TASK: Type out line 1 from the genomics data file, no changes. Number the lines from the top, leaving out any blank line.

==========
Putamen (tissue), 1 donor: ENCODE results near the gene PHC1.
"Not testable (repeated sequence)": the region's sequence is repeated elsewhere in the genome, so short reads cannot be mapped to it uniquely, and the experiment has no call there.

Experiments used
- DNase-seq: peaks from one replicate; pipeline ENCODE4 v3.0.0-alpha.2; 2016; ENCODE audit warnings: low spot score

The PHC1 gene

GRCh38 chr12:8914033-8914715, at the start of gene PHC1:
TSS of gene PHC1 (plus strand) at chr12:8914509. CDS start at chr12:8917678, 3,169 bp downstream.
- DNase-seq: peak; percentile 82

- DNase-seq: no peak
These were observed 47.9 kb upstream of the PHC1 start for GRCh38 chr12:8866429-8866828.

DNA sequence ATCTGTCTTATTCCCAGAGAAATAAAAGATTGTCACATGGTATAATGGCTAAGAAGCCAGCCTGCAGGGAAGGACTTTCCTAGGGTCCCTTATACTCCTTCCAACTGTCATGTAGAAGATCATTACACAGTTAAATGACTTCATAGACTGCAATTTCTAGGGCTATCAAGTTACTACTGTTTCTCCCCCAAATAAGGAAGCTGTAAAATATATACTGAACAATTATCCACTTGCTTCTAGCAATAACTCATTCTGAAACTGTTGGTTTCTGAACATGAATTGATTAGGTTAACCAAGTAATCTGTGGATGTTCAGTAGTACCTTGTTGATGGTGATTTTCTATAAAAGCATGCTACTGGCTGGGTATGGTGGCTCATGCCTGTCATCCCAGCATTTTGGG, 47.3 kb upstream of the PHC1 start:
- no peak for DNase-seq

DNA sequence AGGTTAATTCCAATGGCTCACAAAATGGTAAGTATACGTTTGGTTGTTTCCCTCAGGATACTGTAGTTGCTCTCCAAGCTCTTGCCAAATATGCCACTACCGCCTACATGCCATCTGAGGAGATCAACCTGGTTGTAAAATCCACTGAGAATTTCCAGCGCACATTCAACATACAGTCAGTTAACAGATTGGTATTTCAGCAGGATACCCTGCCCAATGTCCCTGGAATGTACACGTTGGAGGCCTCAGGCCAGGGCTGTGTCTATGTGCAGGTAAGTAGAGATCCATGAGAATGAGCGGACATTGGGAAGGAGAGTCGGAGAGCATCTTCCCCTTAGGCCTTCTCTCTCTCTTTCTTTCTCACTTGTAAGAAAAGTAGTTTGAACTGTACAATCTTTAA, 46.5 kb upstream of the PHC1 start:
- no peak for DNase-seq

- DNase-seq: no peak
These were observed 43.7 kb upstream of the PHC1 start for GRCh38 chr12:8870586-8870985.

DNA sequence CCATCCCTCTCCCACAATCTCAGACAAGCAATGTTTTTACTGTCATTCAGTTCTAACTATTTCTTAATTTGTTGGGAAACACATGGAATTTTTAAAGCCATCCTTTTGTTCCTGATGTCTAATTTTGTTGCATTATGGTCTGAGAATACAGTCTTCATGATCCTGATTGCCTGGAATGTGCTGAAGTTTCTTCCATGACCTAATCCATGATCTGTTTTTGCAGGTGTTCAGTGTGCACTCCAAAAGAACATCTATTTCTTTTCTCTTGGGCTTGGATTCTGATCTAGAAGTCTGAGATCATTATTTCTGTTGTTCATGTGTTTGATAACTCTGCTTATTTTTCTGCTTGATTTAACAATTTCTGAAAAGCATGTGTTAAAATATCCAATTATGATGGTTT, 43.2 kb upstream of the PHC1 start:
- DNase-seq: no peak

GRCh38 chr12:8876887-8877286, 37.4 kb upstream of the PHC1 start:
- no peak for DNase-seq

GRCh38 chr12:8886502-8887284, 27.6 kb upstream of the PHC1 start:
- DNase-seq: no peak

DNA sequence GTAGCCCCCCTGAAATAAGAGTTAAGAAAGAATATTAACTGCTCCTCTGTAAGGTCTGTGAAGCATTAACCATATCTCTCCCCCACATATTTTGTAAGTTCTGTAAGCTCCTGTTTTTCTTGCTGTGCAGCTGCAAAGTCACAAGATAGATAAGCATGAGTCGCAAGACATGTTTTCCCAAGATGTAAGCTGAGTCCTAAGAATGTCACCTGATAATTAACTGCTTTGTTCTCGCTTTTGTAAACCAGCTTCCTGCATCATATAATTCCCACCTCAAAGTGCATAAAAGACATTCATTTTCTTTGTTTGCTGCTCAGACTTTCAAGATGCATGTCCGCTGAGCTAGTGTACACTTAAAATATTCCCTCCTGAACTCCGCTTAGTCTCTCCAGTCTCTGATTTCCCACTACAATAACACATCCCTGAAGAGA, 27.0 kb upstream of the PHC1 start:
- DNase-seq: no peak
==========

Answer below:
Putamen (tissue), 1 donor: ENCODE results near the gene PHC1.